Kenya’s largest power producer lures block reward miners with geothermal energy
Kenya’s biggest energy generator is spearheading the drive to become the nation Africa’s block reward mining center. The business, known as KenGen PLC, is attracting miners with low-cost geothermal energy, and claims to have already been contacted by a number of miners from Europe and the United States.
Peketsa Mwangi, the business’s acting director for geothermal development, disclosed in a recent conference that the company is working to turn its geothermal hubs in Kenya’s rift valley into mining centers.
“We’ll have them here because we have the space and the electricity is close, which helps with stability,” she said, according to local daily The Standard, referring to the company’s primary geothermal power plant in Naivasha, a town 76 kilometers north of Nairobi.
With an installed capacity of 863MW, Kenya is Africa’s leading geothermal producer. Most of information is given by KenGen. However, the country’s rift valley area has the capacity to produce over 10,000MW of geothermal energy, the majority of which remains untapped. KenGen intends to make use of this capability for block reward mining.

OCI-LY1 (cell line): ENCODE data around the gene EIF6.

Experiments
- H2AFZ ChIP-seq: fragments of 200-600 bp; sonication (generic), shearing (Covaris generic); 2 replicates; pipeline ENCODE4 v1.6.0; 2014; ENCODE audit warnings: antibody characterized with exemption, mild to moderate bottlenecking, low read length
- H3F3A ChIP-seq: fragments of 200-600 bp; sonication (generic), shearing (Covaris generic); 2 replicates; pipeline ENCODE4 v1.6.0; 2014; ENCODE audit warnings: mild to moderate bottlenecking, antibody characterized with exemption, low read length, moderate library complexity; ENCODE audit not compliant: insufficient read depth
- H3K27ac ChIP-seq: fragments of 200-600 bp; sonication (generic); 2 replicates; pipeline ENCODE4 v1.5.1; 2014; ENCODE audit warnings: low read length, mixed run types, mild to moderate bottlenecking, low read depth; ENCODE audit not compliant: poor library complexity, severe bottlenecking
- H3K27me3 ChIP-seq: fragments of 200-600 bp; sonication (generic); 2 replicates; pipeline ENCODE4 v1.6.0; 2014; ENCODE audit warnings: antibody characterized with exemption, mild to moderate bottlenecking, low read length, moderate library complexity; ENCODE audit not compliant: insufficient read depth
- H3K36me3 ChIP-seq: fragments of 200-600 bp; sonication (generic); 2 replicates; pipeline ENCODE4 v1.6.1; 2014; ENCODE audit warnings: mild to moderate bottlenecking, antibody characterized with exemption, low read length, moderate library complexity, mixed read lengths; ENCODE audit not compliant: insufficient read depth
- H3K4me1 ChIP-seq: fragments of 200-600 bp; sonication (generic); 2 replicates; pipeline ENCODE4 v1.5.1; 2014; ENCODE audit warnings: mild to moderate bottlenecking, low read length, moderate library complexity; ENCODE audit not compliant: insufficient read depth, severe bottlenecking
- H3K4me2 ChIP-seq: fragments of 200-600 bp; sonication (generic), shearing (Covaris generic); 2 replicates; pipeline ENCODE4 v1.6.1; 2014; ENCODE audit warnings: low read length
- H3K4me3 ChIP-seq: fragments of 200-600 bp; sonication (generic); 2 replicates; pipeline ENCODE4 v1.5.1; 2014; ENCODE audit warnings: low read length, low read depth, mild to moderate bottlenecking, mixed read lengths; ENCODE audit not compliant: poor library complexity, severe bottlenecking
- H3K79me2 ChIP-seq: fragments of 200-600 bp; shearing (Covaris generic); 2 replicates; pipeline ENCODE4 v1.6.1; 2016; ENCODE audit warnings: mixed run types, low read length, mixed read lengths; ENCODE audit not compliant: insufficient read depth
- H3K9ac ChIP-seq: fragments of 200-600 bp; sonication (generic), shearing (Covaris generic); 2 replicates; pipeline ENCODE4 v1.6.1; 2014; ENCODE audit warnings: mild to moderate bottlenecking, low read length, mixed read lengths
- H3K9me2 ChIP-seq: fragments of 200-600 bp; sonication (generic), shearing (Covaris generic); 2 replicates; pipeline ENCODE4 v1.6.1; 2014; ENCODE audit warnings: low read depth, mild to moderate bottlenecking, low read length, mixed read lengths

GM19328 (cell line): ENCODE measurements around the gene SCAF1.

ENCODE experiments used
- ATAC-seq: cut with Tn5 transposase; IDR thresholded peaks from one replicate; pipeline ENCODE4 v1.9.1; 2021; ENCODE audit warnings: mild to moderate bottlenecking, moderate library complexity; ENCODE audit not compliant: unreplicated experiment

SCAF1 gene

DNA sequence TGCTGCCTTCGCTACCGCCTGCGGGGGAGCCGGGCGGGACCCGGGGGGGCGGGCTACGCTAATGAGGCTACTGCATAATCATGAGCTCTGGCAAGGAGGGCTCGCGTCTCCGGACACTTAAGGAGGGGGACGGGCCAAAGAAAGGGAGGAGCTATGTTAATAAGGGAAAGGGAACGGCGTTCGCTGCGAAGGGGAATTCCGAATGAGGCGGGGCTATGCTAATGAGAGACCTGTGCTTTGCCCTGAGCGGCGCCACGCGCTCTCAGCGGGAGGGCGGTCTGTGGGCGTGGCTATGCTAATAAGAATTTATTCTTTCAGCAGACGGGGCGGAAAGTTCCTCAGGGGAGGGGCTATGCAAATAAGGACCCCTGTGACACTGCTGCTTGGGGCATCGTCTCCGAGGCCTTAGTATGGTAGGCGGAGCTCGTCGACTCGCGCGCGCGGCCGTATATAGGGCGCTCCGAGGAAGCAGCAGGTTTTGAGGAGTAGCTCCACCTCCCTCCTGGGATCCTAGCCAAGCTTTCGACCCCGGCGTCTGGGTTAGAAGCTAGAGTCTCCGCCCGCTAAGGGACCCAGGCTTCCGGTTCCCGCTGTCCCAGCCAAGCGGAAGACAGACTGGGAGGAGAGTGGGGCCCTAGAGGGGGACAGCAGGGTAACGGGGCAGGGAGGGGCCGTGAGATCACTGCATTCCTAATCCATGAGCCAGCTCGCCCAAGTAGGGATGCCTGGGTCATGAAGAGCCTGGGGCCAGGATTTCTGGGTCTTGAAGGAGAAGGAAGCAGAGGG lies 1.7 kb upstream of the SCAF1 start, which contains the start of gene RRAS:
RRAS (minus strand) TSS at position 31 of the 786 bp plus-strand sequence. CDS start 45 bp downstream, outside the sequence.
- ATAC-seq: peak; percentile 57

According to Mwangi, the firm has already been contacted by miners interested in establishing a business in the East African nation.
“Their power needs varied, some of them had sought to start with 20MW to be subsequently graduated… “Crypto mining consumes a lot of electricity,” the CEO said.
So far, Africa has not been a prominent participant in the block reward mining business. Libya is Africa’s biggest block reward mining location, according to statistics from the University of Cambridge’s Centre for Alternative Finance, yet it only provides 0.14 percent of the BTC hashrate. Other nations’ mining activity are too tiny to be recorded, with Egypt accounting for 0.02 percent and South Africa for 0.01 percent.
Kenya has not recorded any large mining activities, and the government’s murky regulatory position on mining hasn’t helped matters. However, numerous small-scale digital asset enthusiasts have developed mining businesses in the East African country.
The absence of miners in Kenya dramatically contrasts the country’s strong embrace of digital assets. According to Chainalysis, the nation has ranked first in the world for peer-to-peer trade volume for the last two years, as CoinGeek reported. Despite the government and central bank’s warnings that digital assets are unpredictable and have no intrinsic value, Kenyans are flocking to them.